The Technique of Getting Things Done by Donald Laird (1947)
This is another worthy entry in what was Donald Laird’s extensive and popular oeuvre. It’s even heavier on the case studies from prominent people; the book primarily consists of very brief profiles of successful inventors, authors, scientists, executives, etc. (Some of which seem possibly embellished, but as Joseph Campbell said, “Myth is much more important and true than history.”) It’s refreshing to read tales of a time when improbable, rags-to-riches trajectories seemed more common, and when people actually made concrete discoveries; the story of someone tinkering with a new invention in their basement laboratory is just somehow more exciting than someone writing code on a laptop in their dorm room. Interspersed amongst the case studies are practical bits of advice for being effective in the world. For a taste of the book, try “The Power of Pocket Pads,” “How to Decide Trifles Quickly,” and “A Place for Everything (Including Certain Kinds of Work).”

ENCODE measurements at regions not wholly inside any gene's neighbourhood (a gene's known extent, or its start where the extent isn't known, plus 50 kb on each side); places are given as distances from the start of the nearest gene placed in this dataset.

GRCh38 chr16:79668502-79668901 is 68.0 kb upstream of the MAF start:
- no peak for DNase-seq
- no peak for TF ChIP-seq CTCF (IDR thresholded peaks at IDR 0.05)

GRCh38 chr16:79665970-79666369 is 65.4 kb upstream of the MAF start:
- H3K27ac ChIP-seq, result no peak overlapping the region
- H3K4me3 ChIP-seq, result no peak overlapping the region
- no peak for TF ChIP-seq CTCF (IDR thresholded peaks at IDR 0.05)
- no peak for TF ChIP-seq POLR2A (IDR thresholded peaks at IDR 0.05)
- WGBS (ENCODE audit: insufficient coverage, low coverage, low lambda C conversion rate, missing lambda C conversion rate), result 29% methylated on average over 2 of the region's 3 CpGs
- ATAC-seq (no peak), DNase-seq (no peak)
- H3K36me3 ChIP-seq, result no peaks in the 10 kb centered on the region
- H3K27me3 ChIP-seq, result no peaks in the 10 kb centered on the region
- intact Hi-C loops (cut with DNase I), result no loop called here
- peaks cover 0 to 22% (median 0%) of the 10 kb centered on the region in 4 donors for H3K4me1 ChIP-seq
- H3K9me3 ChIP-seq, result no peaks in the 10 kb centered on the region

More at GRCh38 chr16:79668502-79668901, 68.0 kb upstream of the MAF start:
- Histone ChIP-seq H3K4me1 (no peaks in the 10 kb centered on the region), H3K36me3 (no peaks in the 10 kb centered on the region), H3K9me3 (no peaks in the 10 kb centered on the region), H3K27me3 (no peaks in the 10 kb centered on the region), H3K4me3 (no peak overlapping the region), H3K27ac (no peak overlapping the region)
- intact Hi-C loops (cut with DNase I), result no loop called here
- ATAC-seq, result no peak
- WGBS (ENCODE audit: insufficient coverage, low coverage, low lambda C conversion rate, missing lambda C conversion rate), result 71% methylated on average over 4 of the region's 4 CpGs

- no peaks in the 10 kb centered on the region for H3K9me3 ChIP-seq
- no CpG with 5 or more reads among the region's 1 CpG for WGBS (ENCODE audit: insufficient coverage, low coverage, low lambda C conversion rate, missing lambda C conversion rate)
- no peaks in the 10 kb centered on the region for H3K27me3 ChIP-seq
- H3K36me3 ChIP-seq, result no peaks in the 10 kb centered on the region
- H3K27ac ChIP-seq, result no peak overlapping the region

The Mature Mind by H.A. Overstreet (1949)
“It will mean much to our confused and hostility ridden world if and when the conviction begins to dawn that the people we call ‘bad’ are people we should call immature. This conviction would bring us to the realization of what needs to be done if our world is to be rescued from its many defeats. The chief job of our culture is, then, to help all people to grow up.”
So the psychologist Harry Allen Overstreet argues in The Mature Mind. In the book, he makes the case that maturity is the foundation for both a healthy society and individual fulfillment, and dives into what it means to be mature. Overstreet unpacks the traits, behaviors, and mindsets which move an individual from the inward-focused egocentricity of childhood to the outward-directed stance of adulthood — from dependence to independence, incompetence to efficacy, bewilderment to wisdom.
Along with his wife Bonaro, Overstreet also wrote a related and worthy read: The Mind Alive. For a distillation of some of the best bits from both books, check out The 33 Marks of Maturity, a short ebook we wrote which drew from and was inspired by the Overstreets’ ideas.